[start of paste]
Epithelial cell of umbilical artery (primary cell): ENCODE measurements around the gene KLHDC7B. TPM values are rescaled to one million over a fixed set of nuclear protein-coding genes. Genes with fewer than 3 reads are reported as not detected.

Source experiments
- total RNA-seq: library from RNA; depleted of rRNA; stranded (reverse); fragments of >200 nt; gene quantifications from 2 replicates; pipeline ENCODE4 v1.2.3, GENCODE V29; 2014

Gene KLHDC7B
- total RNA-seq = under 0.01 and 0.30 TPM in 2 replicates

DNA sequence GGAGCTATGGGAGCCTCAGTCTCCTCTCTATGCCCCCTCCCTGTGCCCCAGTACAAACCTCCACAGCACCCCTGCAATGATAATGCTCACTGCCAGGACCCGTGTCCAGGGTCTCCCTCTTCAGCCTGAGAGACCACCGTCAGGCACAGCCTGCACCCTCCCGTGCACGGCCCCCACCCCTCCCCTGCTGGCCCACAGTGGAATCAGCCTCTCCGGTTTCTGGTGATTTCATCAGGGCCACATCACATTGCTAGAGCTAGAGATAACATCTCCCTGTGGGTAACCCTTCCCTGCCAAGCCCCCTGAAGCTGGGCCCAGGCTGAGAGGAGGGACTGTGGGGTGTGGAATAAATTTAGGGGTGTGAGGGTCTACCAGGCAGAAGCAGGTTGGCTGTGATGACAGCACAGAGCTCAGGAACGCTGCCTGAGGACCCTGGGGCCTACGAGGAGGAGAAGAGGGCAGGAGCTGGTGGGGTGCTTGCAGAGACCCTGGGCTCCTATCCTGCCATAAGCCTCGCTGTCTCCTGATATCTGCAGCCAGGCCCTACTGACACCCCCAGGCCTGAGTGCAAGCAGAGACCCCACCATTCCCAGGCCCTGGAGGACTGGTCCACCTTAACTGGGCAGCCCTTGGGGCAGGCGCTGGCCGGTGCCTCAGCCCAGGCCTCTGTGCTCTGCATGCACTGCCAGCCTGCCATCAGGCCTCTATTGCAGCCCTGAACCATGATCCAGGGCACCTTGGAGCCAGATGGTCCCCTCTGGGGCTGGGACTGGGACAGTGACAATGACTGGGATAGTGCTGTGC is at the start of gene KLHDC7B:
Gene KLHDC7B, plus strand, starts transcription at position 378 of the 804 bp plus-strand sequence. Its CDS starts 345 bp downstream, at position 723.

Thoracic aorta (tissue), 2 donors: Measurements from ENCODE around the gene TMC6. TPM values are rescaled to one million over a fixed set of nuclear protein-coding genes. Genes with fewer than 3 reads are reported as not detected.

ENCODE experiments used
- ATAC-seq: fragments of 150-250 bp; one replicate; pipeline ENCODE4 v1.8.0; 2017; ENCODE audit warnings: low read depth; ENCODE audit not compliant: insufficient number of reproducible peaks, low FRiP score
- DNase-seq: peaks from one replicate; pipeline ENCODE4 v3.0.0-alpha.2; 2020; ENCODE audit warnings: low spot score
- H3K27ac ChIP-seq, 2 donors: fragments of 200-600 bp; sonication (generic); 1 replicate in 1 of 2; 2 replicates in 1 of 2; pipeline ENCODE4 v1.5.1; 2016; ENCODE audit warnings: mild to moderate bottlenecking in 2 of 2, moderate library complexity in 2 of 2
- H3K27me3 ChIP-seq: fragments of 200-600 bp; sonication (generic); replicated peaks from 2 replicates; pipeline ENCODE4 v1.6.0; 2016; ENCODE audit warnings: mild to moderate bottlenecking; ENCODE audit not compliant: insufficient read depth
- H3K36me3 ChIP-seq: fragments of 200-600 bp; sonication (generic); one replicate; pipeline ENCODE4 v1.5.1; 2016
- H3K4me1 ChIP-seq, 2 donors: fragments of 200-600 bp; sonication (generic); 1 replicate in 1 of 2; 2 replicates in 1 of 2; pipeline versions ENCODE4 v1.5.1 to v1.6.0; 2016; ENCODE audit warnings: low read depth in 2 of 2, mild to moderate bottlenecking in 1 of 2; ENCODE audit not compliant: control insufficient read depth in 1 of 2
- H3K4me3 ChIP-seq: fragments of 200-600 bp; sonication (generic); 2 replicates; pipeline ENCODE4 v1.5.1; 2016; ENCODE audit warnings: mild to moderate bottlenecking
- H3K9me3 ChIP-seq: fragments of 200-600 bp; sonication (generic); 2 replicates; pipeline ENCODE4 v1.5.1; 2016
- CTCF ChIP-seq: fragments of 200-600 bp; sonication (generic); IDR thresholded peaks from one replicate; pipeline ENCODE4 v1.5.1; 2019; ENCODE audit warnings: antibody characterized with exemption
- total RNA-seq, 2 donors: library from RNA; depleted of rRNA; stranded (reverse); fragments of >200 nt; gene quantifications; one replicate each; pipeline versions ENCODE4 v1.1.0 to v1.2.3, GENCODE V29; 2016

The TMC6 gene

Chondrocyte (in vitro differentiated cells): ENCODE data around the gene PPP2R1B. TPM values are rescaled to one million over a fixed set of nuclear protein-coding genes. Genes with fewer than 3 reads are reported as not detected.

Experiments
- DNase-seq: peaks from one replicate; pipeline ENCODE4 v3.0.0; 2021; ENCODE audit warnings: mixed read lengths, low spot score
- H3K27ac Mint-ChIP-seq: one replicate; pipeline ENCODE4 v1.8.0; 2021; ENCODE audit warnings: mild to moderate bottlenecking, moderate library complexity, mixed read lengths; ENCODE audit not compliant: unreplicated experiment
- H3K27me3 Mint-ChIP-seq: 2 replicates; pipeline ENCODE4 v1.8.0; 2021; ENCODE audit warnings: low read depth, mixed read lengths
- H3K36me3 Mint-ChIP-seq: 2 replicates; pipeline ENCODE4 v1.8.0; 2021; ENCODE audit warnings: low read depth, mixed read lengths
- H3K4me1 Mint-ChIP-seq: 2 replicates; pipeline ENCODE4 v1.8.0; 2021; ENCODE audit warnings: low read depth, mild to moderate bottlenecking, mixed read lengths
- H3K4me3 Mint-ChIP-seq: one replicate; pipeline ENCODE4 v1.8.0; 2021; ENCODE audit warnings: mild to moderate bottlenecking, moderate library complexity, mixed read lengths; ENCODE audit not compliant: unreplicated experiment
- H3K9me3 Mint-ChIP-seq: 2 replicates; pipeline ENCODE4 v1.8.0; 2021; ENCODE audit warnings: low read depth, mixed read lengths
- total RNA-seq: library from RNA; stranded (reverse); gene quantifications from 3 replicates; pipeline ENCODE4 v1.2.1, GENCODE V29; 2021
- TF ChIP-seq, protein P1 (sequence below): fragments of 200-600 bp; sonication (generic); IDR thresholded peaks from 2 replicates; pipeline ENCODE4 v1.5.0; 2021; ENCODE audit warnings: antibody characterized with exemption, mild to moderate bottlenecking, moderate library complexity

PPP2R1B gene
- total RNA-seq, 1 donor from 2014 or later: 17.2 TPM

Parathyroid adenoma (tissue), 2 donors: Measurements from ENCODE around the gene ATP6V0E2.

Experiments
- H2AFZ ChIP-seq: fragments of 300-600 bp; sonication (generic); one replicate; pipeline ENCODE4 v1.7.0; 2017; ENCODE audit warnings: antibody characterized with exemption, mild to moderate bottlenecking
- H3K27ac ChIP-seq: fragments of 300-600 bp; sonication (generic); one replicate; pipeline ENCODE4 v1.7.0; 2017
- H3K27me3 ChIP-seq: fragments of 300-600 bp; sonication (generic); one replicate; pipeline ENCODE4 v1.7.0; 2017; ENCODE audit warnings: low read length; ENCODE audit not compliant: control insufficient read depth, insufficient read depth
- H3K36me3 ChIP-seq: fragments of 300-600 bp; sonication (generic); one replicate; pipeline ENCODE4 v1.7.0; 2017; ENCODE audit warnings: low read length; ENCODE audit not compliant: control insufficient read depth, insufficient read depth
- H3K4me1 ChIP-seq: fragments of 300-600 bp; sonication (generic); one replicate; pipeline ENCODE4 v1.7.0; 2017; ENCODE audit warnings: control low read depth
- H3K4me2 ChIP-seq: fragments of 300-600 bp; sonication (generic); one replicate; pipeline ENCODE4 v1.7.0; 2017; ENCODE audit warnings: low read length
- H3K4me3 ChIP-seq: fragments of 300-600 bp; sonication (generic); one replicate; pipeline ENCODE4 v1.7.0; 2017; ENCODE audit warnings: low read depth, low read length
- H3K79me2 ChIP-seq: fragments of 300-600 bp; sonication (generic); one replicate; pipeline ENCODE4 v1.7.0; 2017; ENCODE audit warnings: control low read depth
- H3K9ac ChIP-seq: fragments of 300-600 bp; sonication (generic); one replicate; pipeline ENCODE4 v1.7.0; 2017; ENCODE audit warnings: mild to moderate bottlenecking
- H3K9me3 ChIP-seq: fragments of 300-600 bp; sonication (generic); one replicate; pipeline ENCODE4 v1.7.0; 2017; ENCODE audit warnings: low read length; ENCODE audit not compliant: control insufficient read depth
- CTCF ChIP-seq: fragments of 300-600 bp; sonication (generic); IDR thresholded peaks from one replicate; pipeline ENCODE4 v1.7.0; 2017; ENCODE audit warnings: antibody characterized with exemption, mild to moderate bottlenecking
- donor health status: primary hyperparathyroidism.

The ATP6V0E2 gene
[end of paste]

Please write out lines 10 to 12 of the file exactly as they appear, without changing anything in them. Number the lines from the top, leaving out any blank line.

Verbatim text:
- ATAC-seq: fragments of 150-250 bp; one replicate; pipeline ENCODE4 v1.8.0; 2017; ENCODE audit warnings: low read depth; ENCODE audit not compliant: insufficient number of reproducible peaks, low FRiP score
- DNase-seq: peaks from one replicate; pipeline ENCODE4 v3.0.0-alpha.2; 2020; ENCODE audit warnings: low spot score
- H3K27ac ChIP-seq, 2 donors: fragments of 200-600 bp; sonication (generic); 1 replicate in 1 of 2; 2 replicates in 1 of 2; pipeline ENCODE4 v1.5.1; 2016; ENCODE audit warnings: mild to moderate bottlenecking in 2 of 2, moderate library complexity in 2 of 2